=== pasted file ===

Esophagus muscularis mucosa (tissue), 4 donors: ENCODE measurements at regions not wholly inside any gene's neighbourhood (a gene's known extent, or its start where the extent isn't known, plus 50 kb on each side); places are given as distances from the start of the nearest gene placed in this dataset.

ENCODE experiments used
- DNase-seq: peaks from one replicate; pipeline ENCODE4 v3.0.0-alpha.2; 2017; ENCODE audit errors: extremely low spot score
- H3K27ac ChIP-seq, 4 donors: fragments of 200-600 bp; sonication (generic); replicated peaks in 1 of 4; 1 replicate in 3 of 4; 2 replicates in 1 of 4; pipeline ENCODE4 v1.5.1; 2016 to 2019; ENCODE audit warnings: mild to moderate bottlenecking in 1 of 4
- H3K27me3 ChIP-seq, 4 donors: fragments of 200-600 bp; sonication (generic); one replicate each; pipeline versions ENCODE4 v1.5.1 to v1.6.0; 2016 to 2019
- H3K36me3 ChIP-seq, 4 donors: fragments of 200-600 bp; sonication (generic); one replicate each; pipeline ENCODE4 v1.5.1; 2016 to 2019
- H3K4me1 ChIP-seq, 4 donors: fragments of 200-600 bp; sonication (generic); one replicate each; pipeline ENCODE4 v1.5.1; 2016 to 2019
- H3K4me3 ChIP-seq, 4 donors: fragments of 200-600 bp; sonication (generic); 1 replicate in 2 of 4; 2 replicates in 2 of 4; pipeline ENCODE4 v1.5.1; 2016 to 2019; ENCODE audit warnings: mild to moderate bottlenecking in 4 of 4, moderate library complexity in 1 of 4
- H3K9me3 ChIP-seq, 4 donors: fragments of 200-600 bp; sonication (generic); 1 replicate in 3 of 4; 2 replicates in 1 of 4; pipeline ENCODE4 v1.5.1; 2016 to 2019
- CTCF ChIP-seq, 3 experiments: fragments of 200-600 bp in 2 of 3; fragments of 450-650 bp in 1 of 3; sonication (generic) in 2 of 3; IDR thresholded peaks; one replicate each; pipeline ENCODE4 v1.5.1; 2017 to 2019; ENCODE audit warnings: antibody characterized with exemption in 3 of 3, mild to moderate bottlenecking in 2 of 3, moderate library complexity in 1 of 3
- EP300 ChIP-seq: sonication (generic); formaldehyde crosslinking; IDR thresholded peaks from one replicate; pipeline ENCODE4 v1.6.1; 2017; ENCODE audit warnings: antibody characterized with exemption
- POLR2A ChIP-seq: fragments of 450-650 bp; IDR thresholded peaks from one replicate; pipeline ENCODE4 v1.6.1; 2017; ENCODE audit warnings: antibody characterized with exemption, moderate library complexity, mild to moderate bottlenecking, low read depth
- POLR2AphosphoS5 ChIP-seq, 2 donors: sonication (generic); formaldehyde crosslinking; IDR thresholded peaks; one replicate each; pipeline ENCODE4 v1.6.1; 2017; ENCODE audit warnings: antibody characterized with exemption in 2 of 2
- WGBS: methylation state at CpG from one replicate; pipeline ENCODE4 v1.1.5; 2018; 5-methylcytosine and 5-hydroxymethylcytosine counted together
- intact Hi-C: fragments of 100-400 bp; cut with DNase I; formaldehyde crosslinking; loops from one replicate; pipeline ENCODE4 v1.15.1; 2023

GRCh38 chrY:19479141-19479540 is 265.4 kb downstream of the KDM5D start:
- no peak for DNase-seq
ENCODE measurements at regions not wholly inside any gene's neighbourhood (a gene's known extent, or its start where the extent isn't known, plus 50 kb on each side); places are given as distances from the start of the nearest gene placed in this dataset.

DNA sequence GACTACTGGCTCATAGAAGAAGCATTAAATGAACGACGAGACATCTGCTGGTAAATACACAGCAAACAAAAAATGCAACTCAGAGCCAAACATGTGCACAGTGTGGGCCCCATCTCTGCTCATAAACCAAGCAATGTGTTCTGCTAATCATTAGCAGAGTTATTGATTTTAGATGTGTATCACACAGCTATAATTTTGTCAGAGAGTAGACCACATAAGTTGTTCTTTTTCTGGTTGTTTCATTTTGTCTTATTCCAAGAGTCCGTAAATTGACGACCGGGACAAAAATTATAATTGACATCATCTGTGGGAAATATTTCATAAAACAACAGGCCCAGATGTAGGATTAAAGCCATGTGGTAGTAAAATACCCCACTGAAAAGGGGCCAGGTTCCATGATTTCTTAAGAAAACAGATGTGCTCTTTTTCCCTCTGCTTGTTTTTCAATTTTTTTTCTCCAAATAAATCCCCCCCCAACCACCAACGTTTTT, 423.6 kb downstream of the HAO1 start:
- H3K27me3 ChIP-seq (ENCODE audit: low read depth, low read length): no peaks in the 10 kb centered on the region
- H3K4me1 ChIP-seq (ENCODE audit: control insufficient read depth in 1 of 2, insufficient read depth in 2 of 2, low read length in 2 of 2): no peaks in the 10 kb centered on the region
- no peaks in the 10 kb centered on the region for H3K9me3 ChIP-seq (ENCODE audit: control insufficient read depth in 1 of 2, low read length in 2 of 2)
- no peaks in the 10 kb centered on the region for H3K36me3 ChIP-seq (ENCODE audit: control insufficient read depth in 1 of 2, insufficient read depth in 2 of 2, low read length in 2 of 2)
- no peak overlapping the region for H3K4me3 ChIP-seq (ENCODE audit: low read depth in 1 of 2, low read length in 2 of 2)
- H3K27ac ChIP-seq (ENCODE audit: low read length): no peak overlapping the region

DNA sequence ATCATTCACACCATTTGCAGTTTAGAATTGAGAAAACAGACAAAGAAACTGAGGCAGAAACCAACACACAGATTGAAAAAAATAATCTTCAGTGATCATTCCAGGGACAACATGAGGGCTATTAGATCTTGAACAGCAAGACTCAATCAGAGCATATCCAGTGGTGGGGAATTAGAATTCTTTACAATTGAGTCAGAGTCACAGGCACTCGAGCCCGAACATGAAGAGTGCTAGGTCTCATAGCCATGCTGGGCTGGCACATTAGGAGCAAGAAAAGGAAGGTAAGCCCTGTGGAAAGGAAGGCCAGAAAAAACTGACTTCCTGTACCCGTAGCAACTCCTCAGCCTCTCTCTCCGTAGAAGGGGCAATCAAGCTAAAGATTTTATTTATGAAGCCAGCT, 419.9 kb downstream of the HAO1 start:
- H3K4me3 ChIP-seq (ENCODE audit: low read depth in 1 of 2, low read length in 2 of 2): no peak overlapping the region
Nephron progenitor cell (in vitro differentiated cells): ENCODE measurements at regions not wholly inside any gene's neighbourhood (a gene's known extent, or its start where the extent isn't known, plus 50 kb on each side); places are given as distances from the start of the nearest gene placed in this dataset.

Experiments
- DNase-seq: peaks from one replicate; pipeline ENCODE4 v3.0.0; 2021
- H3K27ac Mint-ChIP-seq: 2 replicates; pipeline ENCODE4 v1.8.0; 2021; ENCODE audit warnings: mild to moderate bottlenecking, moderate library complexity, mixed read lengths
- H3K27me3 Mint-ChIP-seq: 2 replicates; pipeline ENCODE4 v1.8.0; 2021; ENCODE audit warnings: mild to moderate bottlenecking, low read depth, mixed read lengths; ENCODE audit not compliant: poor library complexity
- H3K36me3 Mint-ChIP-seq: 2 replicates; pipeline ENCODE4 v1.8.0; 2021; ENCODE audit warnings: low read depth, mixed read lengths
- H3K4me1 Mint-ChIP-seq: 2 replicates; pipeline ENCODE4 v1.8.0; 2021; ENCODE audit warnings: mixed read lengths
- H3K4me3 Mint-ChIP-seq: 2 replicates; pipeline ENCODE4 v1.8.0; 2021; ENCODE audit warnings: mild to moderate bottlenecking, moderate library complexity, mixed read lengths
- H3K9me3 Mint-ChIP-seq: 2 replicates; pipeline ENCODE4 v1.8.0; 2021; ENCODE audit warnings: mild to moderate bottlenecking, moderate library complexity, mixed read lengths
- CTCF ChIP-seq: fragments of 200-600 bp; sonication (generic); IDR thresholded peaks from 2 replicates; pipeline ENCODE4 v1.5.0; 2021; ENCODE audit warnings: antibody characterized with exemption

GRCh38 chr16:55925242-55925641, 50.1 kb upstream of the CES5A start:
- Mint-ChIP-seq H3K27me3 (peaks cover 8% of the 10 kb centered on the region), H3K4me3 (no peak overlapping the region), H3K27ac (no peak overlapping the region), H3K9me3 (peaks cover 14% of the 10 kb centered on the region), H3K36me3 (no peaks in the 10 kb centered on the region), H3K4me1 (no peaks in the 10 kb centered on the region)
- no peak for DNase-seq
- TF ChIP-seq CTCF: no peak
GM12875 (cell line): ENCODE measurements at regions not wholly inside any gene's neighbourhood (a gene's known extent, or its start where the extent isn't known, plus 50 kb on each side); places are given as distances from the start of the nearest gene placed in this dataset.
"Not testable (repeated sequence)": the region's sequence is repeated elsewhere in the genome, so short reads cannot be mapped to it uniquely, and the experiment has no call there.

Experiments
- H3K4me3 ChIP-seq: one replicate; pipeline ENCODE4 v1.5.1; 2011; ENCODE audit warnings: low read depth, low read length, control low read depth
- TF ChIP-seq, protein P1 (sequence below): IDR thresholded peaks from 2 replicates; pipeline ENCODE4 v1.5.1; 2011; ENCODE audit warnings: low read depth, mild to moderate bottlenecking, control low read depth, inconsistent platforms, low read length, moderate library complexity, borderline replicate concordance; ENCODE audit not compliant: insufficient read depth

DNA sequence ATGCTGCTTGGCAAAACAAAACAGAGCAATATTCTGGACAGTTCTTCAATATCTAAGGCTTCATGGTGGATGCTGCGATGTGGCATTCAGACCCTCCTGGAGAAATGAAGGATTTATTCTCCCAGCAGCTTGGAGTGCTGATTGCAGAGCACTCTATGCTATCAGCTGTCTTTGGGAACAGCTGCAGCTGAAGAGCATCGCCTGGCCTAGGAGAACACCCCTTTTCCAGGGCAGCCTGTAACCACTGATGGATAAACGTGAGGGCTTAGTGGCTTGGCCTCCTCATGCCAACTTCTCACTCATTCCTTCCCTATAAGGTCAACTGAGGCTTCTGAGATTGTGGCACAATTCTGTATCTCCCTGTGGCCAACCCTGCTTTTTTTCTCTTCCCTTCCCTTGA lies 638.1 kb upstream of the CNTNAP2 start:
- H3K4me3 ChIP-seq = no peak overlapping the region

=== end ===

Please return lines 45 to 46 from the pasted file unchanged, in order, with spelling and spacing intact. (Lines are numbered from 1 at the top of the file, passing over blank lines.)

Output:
- H3K4me3 ChIP-seq: one replicate; pipeline ENCODE4 v1.5.1; 2011; ENCODE audit warnings: low read depth, low read length, control low read depth
- TF ChIP-seq, protein P1 (sequence below): IDR thresholded peaks from 2 replicates; pipeline ENCODE4 v1.5.1; 2011; ENCODE audit warnings: low read depth, mild to moderate bottlenecking, control low read depth, inconsistent platforms, low read length, moderate library complexity, borderline replicate concordance; ENCODE audit not compliant: insufficient read depth